The EIA later makes the following point about its scenario in which there is even greater closures of coal-fired power plants, which was authored prior to the EPA’s introduction of its new carbon emission restriction plans for existing power plants. “If additional existing coal-fired and nuclear generating capacity were retired, natural gas-fired generation could grow more quickly to fill the void. In recent years, the number of coal and nuclear plant retirements has increased, in part due to a decline in profitability as low natural gas prices have influenced the relative economics of those facilities. The Accelerated Coal Retirements case assumes that both coal prices and coal plant operating costs are higher than in the Reference case, leading to additional coal plant retirements. In this case, natural gas-fired generation overtakes coal-fired generation in 2019, and by 2040 the natural gas share of total generation reaches 43%. In the Accelerated Coal and Nuclear Retirements case, the natural gas share of total generation in 2040 grows to 47%.”
What if there isn’t sufficient natural gas available, at least at reasonable costs? That would create a serious economic hardship on Americans and the American economy. We suspect one immediate remedy would be to ban the export of all LNG from this country. If possible, there could also be some restrictions imposed on gas exports to Canada and Mexico. If the gas shortage proved even more severe, we would probably begin restarting coal-fired power plants, much like the UK is doing this winter at a significant cost merely to ensure that the UK has sufficient power generating capacity available. What would that cost our economy both financially and in greater carbon emissions? Maybe by the time the gas shortages become severe, we will have addressed the storage challenge for intermittent renewable power sources. Building new nuclear power plants might become an option, but we know that they take years to be constructed so they are not a short-term solution. In either case, the EPA is counting on the EIA’s abundant gas supply scenario as it moves forward with power plant shutdowns.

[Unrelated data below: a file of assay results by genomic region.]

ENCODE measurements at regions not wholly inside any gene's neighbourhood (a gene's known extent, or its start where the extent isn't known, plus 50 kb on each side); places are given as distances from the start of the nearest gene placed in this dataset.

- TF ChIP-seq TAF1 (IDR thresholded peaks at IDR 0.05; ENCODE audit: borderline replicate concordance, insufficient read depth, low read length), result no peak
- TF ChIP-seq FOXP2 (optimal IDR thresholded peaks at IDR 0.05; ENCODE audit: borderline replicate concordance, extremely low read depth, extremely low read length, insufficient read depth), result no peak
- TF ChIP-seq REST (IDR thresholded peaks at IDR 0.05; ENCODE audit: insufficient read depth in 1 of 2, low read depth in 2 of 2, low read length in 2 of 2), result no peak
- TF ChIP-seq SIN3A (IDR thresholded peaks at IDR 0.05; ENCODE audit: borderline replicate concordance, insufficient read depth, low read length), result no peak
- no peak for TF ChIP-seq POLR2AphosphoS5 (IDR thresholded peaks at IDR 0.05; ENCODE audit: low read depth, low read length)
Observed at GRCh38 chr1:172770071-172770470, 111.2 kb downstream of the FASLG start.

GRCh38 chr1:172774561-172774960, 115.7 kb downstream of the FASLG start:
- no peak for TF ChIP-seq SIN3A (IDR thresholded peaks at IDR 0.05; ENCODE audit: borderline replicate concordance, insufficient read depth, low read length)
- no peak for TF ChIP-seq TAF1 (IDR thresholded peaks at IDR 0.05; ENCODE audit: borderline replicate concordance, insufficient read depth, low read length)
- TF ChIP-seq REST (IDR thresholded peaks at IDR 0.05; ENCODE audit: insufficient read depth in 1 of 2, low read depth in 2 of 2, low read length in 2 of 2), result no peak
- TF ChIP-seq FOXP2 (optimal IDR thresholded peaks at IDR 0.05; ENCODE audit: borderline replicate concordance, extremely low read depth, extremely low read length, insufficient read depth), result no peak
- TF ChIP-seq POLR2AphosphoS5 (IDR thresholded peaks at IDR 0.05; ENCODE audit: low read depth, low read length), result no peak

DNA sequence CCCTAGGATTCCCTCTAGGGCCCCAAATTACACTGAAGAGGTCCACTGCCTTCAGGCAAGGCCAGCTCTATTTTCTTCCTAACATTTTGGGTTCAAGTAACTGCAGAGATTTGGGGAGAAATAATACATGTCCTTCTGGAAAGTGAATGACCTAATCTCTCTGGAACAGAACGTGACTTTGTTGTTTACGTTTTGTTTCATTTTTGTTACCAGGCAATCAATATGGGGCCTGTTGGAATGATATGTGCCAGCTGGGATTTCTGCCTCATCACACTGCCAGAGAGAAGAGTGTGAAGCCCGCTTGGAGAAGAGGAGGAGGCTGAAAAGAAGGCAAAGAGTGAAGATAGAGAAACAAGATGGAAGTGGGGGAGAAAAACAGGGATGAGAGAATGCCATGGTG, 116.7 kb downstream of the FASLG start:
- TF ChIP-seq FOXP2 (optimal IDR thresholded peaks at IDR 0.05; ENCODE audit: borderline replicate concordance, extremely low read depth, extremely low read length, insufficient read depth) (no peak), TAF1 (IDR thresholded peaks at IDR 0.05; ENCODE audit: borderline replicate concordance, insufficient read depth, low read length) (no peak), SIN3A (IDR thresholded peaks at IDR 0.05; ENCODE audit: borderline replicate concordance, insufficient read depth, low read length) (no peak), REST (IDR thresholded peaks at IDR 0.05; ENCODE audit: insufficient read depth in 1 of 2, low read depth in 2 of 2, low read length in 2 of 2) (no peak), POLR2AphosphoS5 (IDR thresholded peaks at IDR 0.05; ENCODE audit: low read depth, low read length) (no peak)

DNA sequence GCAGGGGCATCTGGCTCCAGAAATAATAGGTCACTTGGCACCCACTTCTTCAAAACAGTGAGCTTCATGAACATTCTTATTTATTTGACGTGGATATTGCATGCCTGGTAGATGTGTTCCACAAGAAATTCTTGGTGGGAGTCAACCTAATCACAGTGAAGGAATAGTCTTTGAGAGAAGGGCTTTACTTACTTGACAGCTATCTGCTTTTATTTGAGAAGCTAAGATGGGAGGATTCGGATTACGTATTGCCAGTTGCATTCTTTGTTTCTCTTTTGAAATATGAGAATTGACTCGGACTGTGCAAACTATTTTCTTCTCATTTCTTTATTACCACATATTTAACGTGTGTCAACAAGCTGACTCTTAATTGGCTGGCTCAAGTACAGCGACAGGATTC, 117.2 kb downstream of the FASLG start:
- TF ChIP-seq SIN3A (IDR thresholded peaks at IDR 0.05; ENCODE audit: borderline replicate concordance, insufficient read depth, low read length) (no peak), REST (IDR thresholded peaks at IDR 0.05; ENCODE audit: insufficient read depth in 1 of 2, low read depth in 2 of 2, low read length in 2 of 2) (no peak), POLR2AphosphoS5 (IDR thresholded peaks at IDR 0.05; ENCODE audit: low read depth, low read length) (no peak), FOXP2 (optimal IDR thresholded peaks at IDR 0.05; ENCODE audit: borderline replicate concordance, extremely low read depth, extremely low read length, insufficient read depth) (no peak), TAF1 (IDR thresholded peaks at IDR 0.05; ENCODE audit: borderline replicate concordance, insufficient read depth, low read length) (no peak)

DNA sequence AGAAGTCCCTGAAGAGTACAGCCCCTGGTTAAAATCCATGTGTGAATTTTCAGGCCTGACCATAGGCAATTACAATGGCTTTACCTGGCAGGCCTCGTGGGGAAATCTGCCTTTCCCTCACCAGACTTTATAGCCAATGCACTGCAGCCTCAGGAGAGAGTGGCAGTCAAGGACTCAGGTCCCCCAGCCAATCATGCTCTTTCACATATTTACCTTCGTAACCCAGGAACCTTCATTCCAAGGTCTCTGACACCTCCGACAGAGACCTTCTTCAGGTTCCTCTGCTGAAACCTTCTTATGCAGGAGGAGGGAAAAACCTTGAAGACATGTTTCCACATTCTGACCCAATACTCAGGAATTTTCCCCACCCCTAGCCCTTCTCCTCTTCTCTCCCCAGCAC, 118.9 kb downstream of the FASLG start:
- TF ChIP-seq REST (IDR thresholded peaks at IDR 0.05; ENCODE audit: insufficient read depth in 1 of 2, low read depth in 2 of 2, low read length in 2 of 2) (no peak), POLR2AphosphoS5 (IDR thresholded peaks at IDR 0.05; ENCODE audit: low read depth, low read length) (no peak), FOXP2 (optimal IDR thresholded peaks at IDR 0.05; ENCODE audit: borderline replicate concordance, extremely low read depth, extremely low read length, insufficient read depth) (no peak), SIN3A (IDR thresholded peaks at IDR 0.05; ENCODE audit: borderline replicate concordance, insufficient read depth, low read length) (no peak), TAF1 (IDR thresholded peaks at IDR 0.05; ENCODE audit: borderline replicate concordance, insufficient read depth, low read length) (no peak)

While this debate over gas production forecasts may seem like a tempest in a teapot, its significance should not be understated. The impact on the future economic strength of the United States if insufficient gas resources are available cannot be underestimated. Not only would we have misallocated energy capital for decades, but we would have significantly altered the health of our public utility industry, possibly leaving it so weak it could not meet the needs of its customers, forcing the federal and state governments to have to bail out the industry. Maybe we need a “time out” before we rush to implement the EPA’s plan to restrict the carbon emissions for power plants to the degree that we force the retirement of much of our coal-fired generation capacity. Rest assured that the gas production forecast debate, while seemingly academic at the moment, will become a much more serious and a more mainstream issue in the coming years.
Shale gas has, as predicted, been a true game changer for the energy sector. Let’s look at this question from both the supply and demand sides of the equation.
On the demand side the EPA is wholeheartedly devoted to the climate change hypothesis. In order to deliver upon commitments to reduce carbon emissions, it is imposing progressively more stringent regulations on coal fired power stations. Since natural gas prices are competitive with coal at current levels this has had little effect on consumers. However it is worth considering that coal is the largest fuel for electricity generation at present and the USA is by far the world’s largest economy. Replacing even more coal with natural gas is going to require a great deal more natural gas than is currently used.
On the supply side the prolific supply of gas and equally abrupt decline profile of shale gas wells necessitates that new wells are constantly drilled in order to maintain the supply profile of a basin and to ensure that sweet spots are exploited efficiently. This is not cheap but it has resulted in massive volumes being delivered over the last number of years. Analysts justifiably question how sustainable the situation is with prices at close to $3.
Here is a link to the full report.
The last time natural gas prices traded below $3 was in 2012. This is an uneconomic level for the majority of drillers and prompted many to move to liquids rich plays, not least shale oil. With oil prices still trending lower, the outlet for drillers to move to an additional region appears limited. They are understandably retiring drilling equipment at this price level.
Today’s 50% decline by Civeo, a provider of oil worker accommodation, is a testament to the slowdown in drilling activity resulting from the fall in oil and gas prices.
Natural gas has at least stabilised near $3 but a clear upward dynamic will be required to pressure shorts and signal more than a temporary return to demand dominance.
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